Thomas Clarke works for a huge and prestigious law firm in D.C. and has been spending the last several months working on a case representing a coal mine. The mine is accused of being responsible for an accident that kills many children and adults. Because of an error, his firm loses the case and he is the fall-guy. His father, who is a judge, is good friends with the firm’s head so he is not fired. He is offered the ‘opportunity’ of a sabbatical. Recently, his wife has left him and he sees the opportunity for a sabbatical as a good move towards his goal of a seat on the bench. He takes an internship with a non-profit organization called C.A.S.E. – Coalition Against Sexual Exploitation. They have an opening in their Bombay office and he flies there to work. At first, his heart is not in it though he is committed to spend his year there.

He sounds very much like an entitled American who should have been a secondary character at best and not the main event. It wasn’t his story, but the author turned what could have been an appealing call to action in support of anti-human trafficking into a second-rate essay on one man’s desire to be a hero.

Periodically within the story, other women or girls would appear and I would find myself unrealistically waiting for one of them to whisper an escape plan to Sita or Ahalya, offer assistance to get out, provide a cover… they never did … and honestly if they did, it probably would have made this story much less believable.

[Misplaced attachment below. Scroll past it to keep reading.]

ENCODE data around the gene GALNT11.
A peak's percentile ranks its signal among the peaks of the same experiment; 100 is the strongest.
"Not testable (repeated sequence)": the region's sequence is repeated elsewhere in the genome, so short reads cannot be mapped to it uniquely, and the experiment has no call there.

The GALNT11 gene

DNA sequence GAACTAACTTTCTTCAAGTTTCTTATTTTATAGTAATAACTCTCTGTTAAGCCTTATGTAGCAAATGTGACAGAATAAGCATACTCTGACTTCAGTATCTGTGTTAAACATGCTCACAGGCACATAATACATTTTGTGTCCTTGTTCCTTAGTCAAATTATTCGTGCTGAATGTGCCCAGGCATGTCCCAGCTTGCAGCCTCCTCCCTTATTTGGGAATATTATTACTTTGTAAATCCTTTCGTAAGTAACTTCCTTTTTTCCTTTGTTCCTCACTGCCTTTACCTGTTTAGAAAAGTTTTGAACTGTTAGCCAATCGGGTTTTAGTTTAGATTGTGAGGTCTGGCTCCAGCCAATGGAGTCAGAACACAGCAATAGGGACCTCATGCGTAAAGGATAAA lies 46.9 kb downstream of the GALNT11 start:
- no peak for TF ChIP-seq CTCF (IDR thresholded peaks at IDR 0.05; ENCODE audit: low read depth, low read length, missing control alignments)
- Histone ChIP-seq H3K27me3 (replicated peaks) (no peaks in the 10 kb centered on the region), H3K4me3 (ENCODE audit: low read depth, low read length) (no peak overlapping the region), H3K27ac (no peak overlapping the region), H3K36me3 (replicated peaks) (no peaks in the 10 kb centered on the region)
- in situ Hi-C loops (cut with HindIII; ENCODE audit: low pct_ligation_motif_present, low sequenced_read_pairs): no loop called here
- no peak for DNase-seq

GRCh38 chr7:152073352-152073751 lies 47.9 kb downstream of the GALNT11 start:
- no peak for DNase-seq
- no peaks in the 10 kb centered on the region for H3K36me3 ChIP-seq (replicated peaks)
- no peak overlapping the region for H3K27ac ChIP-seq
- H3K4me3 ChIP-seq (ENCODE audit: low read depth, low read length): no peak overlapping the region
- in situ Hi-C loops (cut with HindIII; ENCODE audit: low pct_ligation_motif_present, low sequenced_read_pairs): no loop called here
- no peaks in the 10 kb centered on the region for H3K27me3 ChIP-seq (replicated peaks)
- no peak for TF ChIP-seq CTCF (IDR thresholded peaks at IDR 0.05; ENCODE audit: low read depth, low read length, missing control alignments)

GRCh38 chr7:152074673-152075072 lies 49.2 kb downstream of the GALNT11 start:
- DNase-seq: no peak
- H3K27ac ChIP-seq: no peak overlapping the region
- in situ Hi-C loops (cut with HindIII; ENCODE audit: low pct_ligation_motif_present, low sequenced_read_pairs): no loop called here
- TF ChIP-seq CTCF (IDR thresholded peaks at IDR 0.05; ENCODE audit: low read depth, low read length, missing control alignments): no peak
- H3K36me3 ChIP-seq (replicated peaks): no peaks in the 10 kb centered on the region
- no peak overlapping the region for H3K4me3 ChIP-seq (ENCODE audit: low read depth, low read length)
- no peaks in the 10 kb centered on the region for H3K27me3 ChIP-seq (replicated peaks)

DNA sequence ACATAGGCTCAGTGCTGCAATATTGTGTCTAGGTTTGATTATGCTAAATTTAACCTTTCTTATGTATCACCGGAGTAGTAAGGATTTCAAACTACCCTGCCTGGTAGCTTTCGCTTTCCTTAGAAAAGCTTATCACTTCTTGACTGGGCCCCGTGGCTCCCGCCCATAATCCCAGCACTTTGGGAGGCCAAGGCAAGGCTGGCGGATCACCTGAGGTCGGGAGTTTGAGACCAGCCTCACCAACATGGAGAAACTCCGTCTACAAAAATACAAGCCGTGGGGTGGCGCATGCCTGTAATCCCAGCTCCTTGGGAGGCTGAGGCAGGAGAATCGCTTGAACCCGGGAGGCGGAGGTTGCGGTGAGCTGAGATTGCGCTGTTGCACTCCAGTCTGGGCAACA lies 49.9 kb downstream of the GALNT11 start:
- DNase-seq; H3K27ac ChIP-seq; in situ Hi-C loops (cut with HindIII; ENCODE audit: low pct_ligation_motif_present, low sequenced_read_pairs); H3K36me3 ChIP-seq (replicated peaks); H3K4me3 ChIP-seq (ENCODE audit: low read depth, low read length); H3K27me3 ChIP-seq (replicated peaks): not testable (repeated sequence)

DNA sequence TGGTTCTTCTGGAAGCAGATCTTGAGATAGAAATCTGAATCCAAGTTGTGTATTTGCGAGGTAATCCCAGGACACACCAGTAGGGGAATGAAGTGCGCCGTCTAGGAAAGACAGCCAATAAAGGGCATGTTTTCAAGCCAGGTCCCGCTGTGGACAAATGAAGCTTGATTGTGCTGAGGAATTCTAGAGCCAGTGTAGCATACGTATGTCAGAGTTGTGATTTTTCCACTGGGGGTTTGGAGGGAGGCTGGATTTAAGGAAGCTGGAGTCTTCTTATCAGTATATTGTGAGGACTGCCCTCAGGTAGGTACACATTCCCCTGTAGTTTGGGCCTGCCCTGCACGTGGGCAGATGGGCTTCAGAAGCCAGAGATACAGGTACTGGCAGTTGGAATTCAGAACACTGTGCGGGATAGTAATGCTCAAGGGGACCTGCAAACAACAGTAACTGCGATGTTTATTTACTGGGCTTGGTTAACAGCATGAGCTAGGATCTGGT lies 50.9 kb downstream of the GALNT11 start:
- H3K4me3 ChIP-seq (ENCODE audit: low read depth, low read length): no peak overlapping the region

But what I did realistically expect was that these girls/women would offer comfort, at the very least… Just the brothel “mother” did – a heartbreaking, but wise, and cultural sort of comfort, the kind that gave little hope, yet courage. Sumeera attempted to comfort Ahalya by saying “I once was like you. I was taken from my home and brought here by strange men. Life in the adda is hard, but you must accept it. There is no use fighting your karma. Accept the discipline of God and perhaps you will be reborn in a better place.” She also says at another point “what you have experienced is difficult. The shame is natural. All feel it the first time. But you will survive. You will learn to accept it.” Ahalya, herself, comes to the conclusion that “To survive in such a world, she would to sever her heart from her body.

The girls are at most detached from their situation and take everything that is happening to them as fate. I would have loved to see the girls escape or try to escape earlier on but it might be a cultural thing. Don’t know..

The good bits:

“The mark of wisdom is to see the reality behind each appearance.”

The writing is pretty decent and the girls’ story is pretty well written and action-packed towards the end. The conclusion was satisfying as justice was served (after a while and after making the wheels of a very corrupt Indian Justice system move). Those were the author’s believes – not mine.

“Ahalya quickly learned to appreciate the schedule. Healing, she found, required motion, intention, purpose—the reassurance that life was still worth living.”

I liked how the girls endured – for their own sakes and for the other sisters. They found a way of living and were kinda getting on. The only reason they escaped their situation was because they were minors. (17 and 15 respectively). I can’t help but wonder if they would have been taken out of the brothel they were sold into had they been of legal age of consent (18).